Marks v. State

Annotate this Case

63 Wis. 2d 769 (1974)

218 N.W.2d 328

MARKS, Plaintiff in error, v. STATE, Defendant in error.

No. State 163.

Supreme Court of Wisconsin.

Argued May 7, 1974.

Decided June 4, 1974.

*773 For the plaintiff in error there were briefs by Howard B. Eisenberg, state public defender, and Ronald L. Brandt, assistant state public defender, and oral argument by Mr. Brandt.

For the defendant in error the cause was argued by Steven B. Wickland, assistant attorney general, with whom on the brief was Robert W. Warren, attorney general.

*774 HANLEY, J.

The following issues are presented on appeal:

1. Whether the reply portion of the district attorney's closing argument was improper and constituted reversible error.

2. Whether the trial court erred in failing to instruct the jury as to several lesser included offenses.

3. Whether the trial court abused its discretion in refusing to permit Joycette Marks to testify fully as concerning the driveway incident.

4. Whether the trial court abused its discretion in refusing to instruct the jury as to the credibility of a child witness, and

5. Whether the defendant should be granted a new trial in the interest of justice.

Closing argument.

The defendant complains that the district attorney improperly used his reply portion of his closing argument to the prejudice of the defendant. Such improper use, the defendant contends, consisted of the district attorney's making but a brief argument in the first segment of closing argument and after the defendant's counsel had commented thereupon, launching into a detailed rebuttal argument in which several new lines of argument were developed.

This court has stated "[c]onsiderable latitude is to be allowed counsel in closing arguments, subject only to the rules of propriety and the discretion of the trial court." State v. Bergenthal (1970), 47 Wis. 2d 668, 681, 178 N.W.2d 16. Generally, however, the opening final argument for the state is intended to permit full discussion of the facts upon which he believes the conviction should lie. Counsel is permitted to argue all points upon which he relies in his case. Opposing counsel is then permitted to address the jury concerning the defense's theory of the case. He may also comment upon all points upon *775 which he relies in his defense. Likewise, defense counsel is permitted to answer all points raised by the state in its opening final argument.

At the close of the defense summation, the state is permitted a rebuttal summation so as to refute those points previously brought up by the defense. The state may not, however, introduce any new line of argument to which the defense has had no chance to comment upon. Such would be unfair and improper. Johnson v. State (1927), 192 Wis. 22, 25, 211 N.W. 668.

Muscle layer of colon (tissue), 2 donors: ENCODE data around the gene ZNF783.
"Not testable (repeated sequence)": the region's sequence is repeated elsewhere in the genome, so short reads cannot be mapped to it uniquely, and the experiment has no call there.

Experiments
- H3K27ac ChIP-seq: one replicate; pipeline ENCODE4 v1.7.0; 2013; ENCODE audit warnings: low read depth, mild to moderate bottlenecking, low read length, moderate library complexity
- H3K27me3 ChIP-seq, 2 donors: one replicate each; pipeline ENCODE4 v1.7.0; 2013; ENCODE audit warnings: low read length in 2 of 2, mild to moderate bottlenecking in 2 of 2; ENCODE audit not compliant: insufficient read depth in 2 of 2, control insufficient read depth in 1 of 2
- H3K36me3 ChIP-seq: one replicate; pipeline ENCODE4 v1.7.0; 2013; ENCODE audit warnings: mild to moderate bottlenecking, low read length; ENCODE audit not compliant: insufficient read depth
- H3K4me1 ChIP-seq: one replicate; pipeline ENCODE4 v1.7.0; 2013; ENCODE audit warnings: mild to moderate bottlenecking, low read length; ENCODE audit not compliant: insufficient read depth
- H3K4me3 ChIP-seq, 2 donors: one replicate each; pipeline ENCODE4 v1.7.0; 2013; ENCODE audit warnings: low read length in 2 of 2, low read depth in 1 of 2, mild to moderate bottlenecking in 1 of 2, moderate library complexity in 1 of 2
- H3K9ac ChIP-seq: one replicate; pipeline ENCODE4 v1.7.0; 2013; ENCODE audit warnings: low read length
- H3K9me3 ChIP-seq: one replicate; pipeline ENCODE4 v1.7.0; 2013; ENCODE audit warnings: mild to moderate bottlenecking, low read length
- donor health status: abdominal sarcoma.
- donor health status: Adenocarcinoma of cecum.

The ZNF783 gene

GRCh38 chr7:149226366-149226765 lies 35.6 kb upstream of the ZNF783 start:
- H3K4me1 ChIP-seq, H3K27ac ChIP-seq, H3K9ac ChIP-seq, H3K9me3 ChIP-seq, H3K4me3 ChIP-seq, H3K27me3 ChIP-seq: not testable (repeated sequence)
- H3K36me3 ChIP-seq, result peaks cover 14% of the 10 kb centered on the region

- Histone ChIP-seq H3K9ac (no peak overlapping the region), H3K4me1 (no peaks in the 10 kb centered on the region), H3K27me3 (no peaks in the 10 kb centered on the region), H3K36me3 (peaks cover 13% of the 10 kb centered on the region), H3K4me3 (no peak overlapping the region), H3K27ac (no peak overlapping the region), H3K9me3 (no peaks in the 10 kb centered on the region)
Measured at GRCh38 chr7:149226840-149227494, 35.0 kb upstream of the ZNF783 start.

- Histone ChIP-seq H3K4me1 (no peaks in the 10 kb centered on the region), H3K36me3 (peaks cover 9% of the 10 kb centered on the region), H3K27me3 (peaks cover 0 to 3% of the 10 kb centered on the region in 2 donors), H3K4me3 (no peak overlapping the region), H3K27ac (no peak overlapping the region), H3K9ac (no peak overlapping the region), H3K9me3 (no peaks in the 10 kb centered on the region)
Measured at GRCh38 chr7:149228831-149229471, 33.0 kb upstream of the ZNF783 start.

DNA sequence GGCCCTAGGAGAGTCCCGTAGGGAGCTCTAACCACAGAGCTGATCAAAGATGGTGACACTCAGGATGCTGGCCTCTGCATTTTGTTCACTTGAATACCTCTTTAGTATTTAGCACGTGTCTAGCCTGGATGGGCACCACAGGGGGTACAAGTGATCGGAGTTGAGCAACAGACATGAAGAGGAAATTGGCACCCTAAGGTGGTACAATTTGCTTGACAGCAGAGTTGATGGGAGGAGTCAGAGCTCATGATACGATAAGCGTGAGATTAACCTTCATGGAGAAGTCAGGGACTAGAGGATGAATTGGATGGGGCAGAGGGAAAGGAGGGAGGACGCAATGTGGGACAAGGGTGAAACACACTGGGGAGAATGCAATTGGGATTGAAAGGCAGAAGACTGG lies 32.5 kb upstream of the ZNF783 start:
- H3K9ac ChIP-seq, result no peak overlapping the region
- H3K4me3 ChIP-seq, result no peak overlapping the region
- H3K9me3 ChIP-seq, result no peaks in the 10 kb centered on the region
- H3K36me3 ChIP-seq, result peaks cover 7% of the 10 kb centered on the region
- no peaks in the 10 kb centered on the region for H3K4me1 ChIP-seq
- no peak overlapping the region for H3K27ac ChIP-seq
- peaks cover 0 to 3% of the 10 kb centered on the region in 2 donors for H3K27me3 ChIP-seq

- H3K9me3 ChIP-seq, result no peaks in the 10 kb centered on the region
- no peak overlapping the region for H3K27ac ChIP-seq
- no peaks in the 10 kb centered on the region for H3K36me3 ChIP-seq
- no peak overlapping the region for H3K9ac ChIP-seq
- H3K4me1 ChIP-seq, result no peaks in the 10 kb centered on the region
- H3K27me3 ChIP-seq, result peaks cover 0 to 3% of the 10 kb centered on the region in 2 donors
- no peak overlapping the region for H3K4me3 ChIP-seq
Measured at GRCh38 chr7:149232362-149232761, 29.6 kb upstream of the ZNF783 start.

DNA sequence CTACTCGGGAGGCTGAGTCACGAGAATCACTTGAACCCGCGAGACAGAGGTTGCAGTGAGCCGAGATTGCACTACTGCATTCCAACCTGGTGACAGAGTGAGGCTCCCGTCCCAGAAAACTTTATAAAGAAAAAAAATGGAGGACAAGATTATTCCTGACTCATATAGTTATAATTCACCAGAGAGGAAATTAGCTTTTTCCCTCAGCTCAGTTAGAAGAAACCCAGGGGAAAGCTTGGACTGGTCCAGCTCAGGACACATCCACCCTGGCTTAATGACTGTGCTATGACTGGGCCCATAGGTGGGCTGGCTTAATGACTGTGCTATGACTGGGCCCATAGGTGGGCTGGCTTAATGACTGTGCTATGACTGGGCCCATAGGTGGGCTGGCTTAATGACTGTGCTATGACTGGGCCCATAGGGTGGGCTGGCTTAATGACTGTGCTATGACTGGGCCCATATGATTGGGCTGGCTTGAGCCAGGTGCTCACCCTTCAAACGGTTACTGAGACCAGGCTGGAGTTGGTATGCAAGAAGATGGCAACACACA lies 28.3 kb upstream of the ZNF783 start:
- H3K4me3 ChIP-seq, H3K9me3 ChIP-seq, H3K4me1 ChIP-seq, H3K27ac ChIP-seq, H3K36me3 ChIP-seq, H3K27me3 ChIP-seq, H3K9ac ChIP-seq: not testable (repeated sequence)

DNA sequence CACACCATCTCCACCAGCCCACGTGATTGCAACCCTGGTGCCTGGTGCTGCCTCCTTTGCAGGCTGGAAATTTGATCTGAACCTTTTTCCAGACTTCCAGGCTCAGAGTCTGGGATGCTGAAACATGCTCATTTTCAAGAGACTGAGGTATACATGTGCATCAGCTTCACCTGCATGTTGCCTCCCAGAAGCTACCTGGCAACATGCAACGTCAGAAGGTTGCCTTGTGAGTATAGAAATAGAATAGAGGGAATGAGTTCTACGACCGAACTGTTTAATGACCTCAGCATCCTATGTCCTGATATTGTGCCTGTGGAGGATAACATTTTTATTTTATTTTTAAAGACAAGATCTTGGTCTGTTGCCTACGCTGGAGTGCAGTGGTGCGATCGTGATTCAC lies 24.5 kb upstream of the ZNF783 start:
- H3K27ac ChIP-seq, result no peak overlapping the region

In the present case, the defendant contends that the state introduced two new lines of argument in its final summation to its prejudice. The first new line of argument the defendant contendsconsisted of the following statement as to the path of the fatal bullet in rebuttal to the defendant's contention that the gun "just went off."

"And it just happened that that bullet entered not more than two inches from the exact center of the chest and ended up not more than one-half inch from the exact center of the back and in the course went right through the heart. That just happened."

However, in his opening final argument the state commented that:

"The defendant admits that he fired the gun and that gun sent a bullet through the heart of Dallas Bowen, directly through his body."

Comparing the two statements, it is difficult to discern a "new line of argument."

The defendant also claims that a new line of argument was commented on by the state in its reply in regards to the defendant's possession of the pistol while in Chicago and shortly prior to the shooting. The fact that the defendant possessed the pistol shortly prior to the shooting could hardly be construed as a new line of argument and the fact that the defendant carried the pistol while *776 previously in Chicago could not be considered so prejudicial a comment so as to require a reversal of this conviction.

What the defendant really complained about was the length of time the state was permitted for rebuttal, the state's opening final argument covering six pages of the record while its rebuttal covered 14 pages of the record. The fact that the state's rebuttal was eight pages longer than its opening argument can hardly be considered prejudicial. Length alone is not an indicia of prejudice and actually the opposite is often the case. We find no abuse of discretion on this issue.

Lesser-included offenses.

The defendant contends that the trial court erred in refusing to instruct the jury as to manslaughter-heat of passion (sec. 940.05 (1), Stats.) homicide by the negligent use of a weapon (sec. 940.08) and homicide by the intoxicated user of a firearm (sec. 940.09).

This court has continually held that: